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How I became a C+D Award-winning staff member

"Patients are happy to talk because they respect us"

Healthcare assistant Joanne Wilson juggles multiple roles for award-winning results

This year, Joanne Wilson, a healthcare assistant at Cornwell’s Chemists in Stafford, was crowned the sector’s stand-out staff member of 2016. It’s not a surprise, as Ms Wilson goes above and beyond in her job: a Dementia Friend, healthy living pharmacy (HLP) champion, smoking cessation advisor, and minor ailments practitioner are just some of the healthcare hats she wears.

So how does she manage it? Ms Wilson gave C+D her top tips for promoting community pharmacy’s work across each of these areas.

A vital lifeline for patients

For Ms Wilson, being an effective healthcare assistant has often involved coming to the rescue of vulnerable patients, both inside the pharmacy and out.

When she witnessed a regular patient, whom she knew had mental health problems, collapse in the street from an overdose, she called an ambulance, and stayed with him until paramedics arrived.

On another occasion, when a customer phoned her to say that their neighbour, who lived alone, had fallen, Ms Wilson was first on the phone to get medical support.

“[The paramedics] checked that he was OK, then I cooked him his dinner,” she says.

Ms Wilson believes listening to your customers is a key part of her role. She comes across many people who live on their own, and so takes time out to chat to them when she can, aware that a pharmacy staff member “may be the only person they see that day”.

It’s important to “listen… and have a happy disposition – it always helps if you have a big smile”, she adds.

Keeping up-to-date with product knowledge is also essential to being a healthcare hero, Ms Wilson points out. “If you don’t have the [latest] information, you can’t sell the product and you can’t give the customer a good service,” she says.

Knowledge is key to being a minor ailments practitioner

Ms Wilson approached a local GP surgery to champion the idea of a minor ailments service, covering conditions such as colds, threadworms and conjunctivitis. Now, GP receptionists can refer patients with these ailments to visit her and her pharmacy colleagues, if they cannot get an appointment at the surgery.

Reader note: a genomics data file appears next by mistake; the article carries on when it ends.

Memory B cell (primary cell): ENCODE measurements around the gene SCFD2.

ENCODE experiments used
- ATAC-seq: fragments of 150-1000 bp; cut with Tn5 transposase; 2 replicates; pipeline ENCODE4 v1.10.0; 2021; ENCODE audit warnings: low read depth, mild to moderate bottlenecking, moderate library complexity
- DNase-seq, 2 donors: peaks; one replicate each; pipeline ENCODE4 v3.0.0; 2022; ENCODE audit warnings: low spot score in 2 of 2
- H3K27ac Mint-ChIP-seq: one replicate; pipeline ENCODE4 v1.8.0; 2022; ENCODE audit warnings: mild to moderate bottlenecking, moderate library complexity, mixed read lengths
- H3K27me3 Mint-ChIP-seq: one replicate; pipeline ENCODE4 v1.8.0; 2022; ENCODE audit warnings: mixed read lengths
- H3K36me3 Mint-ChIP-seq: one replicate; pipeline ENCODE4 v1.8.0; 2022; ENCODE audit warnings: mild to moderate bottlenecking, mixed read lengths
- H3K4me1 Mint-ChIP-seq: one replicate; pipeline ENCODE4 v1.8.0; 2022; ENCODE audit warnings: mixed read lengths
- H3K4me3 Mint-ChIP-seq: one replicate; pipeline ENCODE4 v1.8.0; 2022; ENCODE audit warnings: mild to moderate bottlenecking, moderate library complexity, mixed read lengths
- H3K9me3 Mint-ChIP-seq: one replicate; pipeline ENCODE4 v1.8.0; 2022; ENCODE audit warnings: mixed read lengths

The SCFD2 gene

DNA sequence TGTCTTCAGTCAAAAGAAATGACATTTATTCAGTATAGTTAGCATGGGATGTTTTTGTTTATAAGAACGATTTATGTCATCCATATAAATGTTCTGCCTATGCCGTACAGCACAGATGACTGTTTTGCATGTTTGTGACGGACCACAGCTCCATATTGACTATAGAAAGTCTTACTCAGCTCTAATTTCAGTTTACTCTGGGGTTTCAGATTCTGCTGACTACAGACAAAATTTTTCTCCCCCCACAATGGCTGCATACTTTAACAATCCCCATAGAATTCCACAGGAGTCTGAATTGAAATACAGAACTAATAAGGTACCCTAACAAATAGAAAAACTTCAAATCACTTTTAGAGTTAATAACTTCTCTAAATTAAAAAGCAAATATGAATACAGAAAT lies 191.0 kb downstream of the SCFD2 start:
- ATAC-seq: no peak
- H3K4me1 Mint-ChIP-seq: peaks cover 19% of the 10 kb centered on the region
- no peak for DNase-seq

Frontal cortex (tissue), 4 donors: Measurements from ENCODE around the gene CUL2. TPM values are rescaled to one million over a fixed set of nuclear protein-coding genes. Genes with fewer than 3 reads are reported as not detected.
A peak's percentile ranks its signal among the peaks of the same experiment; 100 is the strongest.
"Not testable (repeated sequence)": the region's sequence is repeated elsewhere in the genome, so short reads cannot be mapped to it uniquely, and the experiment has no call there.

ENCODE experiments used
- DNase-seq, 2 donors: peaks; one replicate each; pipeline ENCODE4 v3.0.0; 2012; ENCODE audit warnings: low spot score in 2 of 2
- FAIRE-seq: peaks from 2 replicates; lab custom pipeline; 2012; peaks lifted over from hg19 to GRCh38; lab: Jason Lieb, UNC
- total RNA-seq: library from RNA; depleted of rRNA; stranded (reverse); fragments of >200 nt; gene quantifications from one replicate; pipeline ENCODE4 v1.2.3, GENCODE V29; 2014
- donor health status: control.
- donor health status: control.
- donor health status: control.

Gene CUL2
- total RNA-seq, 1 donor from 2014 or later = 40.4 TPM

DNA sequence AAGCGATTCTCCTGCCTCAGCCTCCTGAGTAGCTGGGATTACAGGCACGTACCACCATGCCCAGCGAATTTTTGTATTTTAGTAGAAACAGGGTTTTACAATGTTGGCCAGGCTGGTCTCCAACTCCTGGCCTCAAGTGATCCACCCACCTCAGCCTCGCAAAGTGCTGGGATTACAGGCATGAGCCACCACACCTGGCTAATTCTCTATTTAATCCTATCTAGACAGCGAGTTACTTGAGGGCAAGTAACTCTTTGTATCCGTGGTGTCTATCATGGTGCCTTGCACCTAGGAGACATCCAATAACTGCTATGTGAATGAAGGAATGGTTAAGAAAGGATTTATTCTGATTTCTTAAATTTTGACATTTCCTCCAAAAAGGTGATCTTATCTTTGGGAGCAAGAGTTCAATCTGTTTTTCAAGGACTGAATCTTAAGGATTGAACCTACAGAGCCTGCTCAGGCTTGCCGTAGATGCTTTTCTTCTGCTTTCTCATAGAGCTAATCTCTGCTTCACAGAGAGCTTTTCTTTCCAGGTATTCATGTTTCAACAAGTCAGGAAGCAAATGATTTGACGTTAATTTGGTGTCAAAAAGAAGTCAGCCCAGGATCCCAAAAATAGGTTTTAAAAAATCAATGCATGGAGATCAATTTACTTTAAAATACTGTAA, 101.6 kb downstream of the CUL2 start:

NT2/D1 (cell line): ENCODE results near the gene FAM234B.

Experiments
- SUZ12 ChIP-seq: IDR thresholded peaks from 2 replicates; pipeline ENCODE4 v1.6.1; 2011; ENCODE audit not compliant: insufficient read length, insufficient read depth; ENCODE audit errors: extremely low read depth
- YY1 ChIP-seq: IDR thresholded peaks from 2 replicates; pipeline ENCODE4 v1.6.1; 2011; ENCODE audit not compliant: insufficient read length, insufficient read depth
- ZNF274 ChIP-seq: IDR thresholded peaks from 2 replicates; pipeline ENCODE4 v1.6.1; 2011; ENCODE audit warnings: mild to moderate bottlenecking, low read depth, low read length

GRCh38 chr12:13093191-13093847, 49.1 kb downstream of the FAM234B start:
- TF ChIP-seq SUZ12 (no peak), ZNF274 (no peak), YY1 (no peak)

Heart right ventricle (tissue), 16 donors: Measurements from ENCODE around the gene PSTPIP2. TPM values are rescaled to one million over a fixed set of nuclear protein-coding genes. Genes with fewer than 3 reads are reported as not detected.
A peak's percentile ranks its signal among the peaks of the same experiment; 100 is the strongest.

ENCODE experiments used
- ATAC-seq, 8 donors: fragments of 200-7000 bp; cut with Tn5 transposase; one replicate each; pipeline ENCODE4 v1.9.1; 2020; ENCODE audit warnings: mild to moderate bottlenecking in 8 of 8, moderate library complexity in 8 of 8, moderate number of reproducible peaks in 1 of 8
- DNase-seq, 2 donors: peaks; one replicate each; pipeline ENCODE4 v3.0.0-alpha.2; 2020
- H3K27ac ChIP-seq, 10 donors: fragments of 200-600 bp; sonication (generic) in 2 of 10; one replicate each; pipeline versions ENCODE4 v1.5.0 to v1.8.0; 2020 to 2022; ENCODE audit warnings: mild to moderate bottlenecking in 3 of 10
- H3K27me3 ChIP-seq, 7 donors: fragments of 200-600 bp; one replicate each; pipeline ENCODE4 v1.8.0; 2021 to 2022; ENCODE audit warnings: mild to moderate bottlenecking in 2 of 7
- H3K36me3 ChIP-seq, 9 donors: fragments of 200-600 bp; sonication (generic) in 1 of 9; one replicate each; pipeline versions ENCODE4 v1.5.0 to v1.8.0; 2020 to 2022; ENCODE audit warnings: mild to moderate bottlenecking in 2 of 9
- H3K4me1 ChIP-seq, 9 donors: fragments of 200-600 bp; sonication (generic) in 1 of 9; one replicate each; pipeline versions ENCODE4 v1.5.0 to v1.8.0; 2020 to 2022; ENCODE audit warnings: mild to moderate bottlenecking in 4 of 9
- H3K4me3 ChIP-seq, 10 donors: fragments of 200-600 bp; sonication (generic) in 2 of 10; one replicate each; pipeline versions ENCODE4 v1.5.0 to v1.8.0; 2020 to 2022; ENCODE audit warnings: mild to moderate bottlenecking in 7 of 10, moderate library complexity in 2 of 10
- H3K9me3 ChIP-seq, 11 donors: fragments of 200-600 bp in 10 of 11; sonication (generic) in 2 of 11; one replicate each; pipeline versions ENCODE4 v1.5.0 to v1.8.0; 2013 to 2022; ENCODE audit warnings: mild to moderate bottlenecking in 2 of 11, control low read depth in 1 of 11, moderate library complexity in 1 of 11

“This service is all about training and knowledge. So if someone presents with conjunctivitis, but has swelling and pain in their eye, we would then refer them to their doctor,” she says. “Patients are happy to talk because they respect us and know we have their best interests at heart.”

Dementia Friendship means building a rapport

Ms Wilson took part in the Alzheimer’s Society’s Dementia Friends programme to learn about the condition and how to support affected individuals. She now wears a Dementia Friend badge in the pharmacy, which alerts the families and carers of these patients that they can come to her for help.

Being a Dementia Friend has clearly helped Ms Wilson develop close relationships with people with this cognitive condition. She recalls one customer who became confused after leaving their home, and couldn’t remember where they lived. The rapport Ms Wilson had built over time meant that “when the patient went past our pharmacy, she remembered my name.

“I phoned her doctor’s surgery to get a family contact to come for her. Meanwhile, I stayed with her, holding her hand,” she recalls.

Be a proactive HLP champion

Being a HLP champion means promoting pharmacy services covering a range of health issues, including blood pressure monitoring, diabetes checks and flu jabs. To do this, Ms Wilson visited the local Women’s Institute, as well as nearby offices and schools, to promote the services Cornwell’s offers.

Encouraging engagement requires a proactive approach. For example, Ms Wilson contacts schools directly about pharmacy flu jabs, then “shouts out loud about the service”, she says. Schools pay for their staff to have flu jabs at Cornwell’s, and Ms Wilson believes their investment has paid for itself – sickness rates amongst school staff in the community are down since the service started in 2012, she says.

“It’s a handy service, because teachers don’t always have time to have the jab,” she says.

Securing cessation rates

Ms Wilson doesn’t limit her work as a smoking cessation advisor to customers at Cornwell’s. Instead, she contacts local businesses to make them aware she will come to their premises to help their staff quit.

To help raise awareness about the service, Ms Wilson talks to the human resources departments of local companies to get permission to display fliers in staffrooms, encouraging smokers to take part in a 12-week quitting programme.

“Everybody knows smoking is not good for them,” she explains. “It’s important to let people know they don’t need to visit a doctor to quit, because a smoking cessation service is available at their local pharmacy.”

It’s just one more role that Ms Wilson believes adds up to make for “happier patients”.

What extra roles do you think healthcare assistants could take on?
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